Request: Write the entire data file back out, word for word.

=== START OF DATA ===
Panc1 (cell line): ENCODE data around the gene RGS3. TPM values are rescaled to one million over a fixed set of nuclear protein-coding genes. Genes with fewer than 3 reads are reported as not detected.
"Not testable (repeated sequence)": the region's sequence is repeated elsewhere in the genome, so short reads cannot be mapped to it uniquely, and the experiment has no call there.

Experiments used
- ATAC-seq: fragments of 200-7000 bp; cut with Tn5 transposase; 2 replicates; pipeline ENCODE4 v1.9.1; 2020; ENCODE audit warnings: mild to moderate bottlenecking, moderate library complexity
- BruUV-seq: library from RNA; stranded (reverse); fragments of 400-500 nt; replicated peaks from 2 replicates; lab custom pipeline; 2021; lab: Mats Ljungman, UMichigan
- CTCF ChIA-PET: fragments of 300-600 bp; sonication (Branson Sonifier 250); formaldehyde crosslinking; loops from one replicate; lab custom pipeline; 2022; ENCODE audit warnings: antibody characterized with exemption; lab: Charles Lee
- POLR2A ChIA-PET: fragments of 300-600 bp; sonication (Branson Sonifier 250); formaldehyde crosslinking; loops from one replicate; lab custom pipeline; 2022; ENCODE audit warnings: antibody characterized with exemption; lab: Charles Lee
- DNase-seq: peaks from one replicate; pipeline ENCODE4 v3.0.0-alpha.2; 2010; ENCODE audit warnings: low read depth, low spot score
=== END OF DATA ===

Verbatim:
Panc1 (cell line): ENCODE data around the gene RGS3. TPM values are rescaled to one million over a fixed set of nuclear protein-coding genes. Genes with fewer than 3 reads are reported as not detected.
"Not testable (repeated sequence)": the region's sequence is repeated elsewhere in the genome, so short reads cannot be mapped to it uniquely, and the experiment has no call there.

Experiments used
- ATAC-seq: fragments of 200-7000 bp; cut with Tn5 transposase; 2 replicates; pipeline ENCODE4 v1.9.1; 2020; ENCODE audit warnings: mild to moderate bottlenecking, moderate library complexity
- BruUV-seq: library from RNA; stranded (reverse); fragments of 400-500 nt; replicated peaks from 2 replicates; lab custom pipeline; 2021; lab: Mats Ljungman, UMichigan
- CTCF ChIA-PET: fragments of 300-600 bp; sonication (Branson Sonifier 250); formaldehyde crosslinking; loops from one replicate; lab custom pipeline; 2022; ENCODE audit warnings: antibody characterized with exemption; lab: Charles Lee
- POLR2A ChIA-PET: fragments of 300-600 bp; sonication (Branson Sonifier 250); formaldehyde crosslinking; loops from one replicate; lab custom pipeline; 2022; ENCODE audit warnings: antibody characterized with exemption; lab: Charles Lee
- DNase-seq: peaks from one replicate; pipeline ENCODE4 v3.0.0-alpha.2; 2010; ENCODE audit warnings: low read depth, low spot score